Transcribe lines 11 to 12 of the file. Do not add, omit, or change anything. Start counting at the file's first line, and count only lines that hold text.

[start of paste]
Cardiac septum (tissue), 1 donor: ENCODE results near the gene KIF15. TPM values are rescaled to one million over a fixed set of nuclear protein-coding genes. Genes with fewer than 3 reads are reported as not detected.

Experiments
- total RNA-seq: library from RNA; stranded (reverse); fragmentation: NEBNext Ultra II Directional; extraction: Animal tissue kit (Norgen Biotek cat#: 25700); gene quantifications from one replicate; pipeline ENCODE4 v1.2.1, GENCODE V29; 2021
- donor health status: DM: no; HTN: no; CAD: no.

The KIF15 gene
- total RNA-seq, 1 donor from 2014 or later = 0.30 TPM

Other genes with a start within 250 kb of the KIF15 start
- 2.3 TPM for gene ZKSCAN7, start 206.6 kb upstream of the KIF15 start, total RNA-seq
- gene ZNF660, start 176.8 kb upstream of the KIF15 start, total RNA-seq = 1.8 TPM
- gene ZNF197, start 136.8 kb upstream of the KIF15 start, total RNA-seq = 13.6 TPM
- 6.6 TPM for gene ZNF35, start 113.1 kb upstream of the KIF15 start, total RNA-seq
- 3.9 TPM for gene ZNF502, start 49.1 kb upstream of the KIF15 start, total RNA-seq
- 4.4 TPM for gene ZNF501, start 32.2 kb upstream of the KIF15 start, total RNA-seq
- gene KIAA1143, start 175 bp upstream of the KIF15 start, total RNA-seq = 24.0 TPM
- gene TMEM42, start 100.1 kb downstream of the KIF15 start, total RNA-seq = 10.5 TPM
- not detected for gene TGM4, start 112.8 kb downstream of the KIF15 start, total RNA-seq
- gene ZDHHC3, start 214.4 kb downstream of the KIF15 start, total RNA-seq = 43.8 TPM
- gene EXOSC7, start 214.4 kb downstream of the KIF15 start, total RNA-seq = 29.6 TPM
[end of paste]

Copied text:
- 6.6 TPM for gene ZNF35, start 113.1 kb upstream of the KIF15 start, total RNA-seq
- 3.9 TPM for gene ZNF502, start 49.1 kb upstream of the KIF15 start, total RNA-seq